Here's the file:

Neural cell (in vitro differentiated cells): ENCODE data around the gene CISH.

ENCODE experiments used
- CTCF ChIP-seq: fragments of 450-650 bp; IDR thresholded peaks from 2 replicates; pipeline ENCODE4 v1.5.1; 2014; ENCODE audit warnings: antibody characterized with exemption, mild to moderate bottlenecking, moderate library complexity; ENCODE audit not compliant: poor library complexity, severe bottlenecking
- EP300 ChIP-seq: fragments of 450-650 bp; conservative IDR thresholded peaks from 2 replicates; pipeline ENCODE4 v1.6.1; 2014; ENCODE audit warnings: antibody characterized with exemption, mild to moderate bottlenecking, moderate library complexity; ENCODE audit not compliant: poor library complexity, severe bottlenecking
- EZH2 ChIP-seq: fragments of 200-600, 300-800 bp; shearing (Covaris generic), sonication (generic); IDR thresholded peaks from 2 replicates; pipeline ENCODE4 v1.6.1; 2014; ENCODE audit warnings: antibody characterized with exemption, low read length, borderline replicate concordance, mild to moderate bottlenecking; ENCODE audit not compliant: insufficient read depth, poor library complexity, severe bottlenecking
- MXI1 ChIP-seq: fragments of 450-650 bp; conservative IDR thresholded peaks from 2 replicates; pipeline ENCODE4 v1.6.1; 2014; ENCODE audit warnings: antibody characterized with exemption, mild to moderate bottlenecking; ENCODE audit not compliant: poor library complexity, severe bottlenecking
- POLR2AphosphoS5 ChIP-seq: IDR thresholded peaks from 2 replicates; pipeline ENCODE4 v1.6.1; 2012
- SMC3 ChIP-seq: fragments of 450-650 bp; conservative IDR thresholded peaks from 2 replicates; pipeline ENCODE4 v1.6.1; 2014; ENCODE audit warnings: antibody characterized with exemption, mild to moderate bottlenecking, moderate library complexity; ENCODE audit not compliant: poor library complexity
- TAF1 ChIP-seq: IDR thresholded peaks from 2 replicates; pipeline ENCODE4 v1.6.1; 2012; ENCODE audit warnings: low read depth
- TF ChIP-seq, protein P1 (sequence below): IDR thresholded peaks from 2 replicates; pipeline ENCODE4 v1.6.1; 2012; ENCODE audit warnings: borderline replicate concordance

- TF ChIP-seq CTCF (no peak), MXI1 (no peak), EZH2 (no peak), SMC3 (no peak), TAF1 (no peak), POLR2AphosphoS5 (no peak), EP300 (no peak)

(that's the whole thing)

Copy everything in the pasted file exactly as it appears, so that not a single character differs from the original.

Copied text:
Neural cell (in vitro differentiated cells): ENCODE data around the gene CISH.

ENCODE experiments used
- CTCF ChIP-seq: fragments of 450-650 bp; IDR thresholded peaks from 2 replicates; pipeline ENCODE4 v1.5.1; 2014; ENCODE audit warnings: antibody characterized with exemption, mild to moderate bottlenecking, moderate library complexity; ENCODE audit not compliant: poor library complexity, severe bottlenecking
- EP300 ChIP-seq: fragments of 450-650 bp; conservative IDR thresholded peaks from 2 replicates; pipeline ENCODE4 v1.6.1; 2014; ENCODE audit warnings: antibody characterized with exemption, mild to moderate bottlenecking, moderate library complexity; ENCODE audit not compliant: poor library complexity, severe bottlenecking
- EZH2 ChIP-seq: fragments of 200-600, 300-800 bp; shearing (Covaris generic), sonication (generic); IDR thresholded peaks from 2 replicates; pipeline ENCODE4 v1.6.1; 2014; ENCODE audit warnings: antibody characterized with exemption, low read length, borderline replicate concordance, mild to moderate bottlenecking; ENCODE audit not compliant: insufficient read depth, poor library complexity, severe bottlenecking
- MXI1 ChIP-seq: fragments of 450-650 bp; conservative IDR thresholded peaks from 2 replicates; pipeline ENCODE4 v1.6.1; 2014; ENCODE audit warnings: antibody characterized with exemption, mild to moderate bottlenecking; ENCODE audit not compliant: poor library complexity, severe bottlenecking
- POLR2AphosphoS5 ChIP-seq: IDR thresholded peaks from 2 replicates; pipeline ENCODE4 v1.6.1; 2012
- SMC3 ChIP-seq: fragments of 450-650 bp; conservative IDR thresholded peaks from 2 replicates; pipeline ENCODE4 v1.6.1; 2014; ENCODE audit warnings: antibody characterized with exemption, mild to moderate bottlenecking, moderate library complexity; ENCODE audit not compliant: poor library complexity
- TAF1 ChIP-seq: IDR thresholded peaks from 2 replicates; pipeline ENCODE4 v1.6.1; 2012; ENCODE audit warnings: low read depth
- TF ChIP-seq, protein P1 (sequence below): IDR thresholded peaks from 2 replicates; pipeline ENCODE4 v1.6.1; 2012; ENCODE audit warnings: borderline replicate concordance

- TF ChIP-seq CTCF (no peak), MXI1 (no peak), EZH2 (no peak), SMC3 (no peak), TAF1 (no peak), POLR2AphosphoS5 (no peak), EP300 (no peak)